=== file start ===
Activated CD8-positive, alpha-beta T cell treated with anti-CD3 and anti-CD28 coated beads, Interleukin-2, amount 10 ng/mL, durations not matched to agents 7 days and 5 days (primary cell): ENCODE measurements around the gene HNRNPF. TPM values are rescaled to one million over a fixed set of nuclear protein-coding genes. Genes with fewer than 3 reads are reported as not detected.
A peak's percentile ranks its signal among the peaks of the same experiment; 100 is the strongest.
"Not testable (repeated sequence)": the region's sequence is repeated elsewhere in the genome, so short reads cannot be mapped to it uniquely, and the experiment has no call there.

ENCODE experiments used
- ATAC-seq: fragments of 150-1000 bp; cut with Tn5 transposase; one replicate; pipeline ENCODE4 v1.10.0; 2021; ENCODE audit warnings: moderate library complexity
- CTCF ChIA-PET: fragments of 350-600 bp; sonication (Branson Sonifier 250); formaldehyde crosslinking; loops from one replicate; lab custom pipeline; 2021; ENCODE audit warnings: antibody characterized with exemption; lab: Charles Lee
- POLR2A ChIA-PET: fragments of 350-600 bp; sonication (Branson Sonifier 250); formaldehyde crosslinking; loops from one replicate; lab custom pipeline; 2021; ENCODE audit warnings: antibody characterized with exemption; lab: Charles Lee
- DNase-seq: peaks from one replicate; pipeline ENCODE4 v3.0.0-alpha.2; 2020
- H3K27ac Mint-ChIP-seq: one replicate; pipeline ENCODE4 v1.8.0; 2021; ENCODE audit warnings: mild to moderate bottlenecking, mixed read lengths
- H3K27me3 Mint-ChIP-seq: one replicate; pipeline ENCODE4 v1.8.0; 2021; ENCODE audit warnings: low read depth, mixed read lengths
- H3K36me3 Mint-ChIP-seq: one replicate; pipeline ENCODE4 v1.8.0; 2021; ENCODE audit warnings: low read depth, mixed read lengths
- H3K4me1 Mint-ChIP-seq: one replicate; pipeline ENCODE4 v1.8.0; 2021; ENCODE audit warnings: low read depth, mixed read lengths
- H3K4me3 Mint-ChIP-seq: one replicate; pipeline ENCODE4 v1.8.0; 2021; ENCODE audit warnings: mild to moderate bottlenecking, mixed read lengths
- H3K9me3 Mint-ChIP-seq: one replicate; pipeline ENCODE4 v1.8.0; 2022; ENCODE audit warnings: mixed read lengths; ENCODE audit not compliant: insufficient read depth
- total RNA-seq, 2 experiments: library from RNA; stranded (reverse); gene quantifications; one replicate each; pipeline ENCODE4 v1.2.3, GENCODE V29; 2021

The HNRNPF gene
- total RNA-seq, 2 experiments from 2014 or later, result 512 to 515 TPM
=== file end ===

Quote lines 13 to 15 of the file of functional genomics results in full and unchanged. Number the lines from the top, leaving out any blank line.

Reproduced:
- H3K4me3 Mint-ChIP-seq: one replicate; pipeline ENCODE4 v1.8.0; 2021; ENCODE audit warnings: mild to moderate bottlenecking, mixed read lengths
- H3K9me3 Mint-ChIP-seq: one replicate; pipeline ENCODE4 v1.8.0; 2022; ENCODE audit warnings: mixed read lengths; ENCODE audit not compliant: insufficient read depth
- total RNA-seq, 2 experiments: library from RNA; stranded (reverse); gene quantifications; one replicate each; pipeline ENCODE4 v1.2.3, GENCODE V29; 2021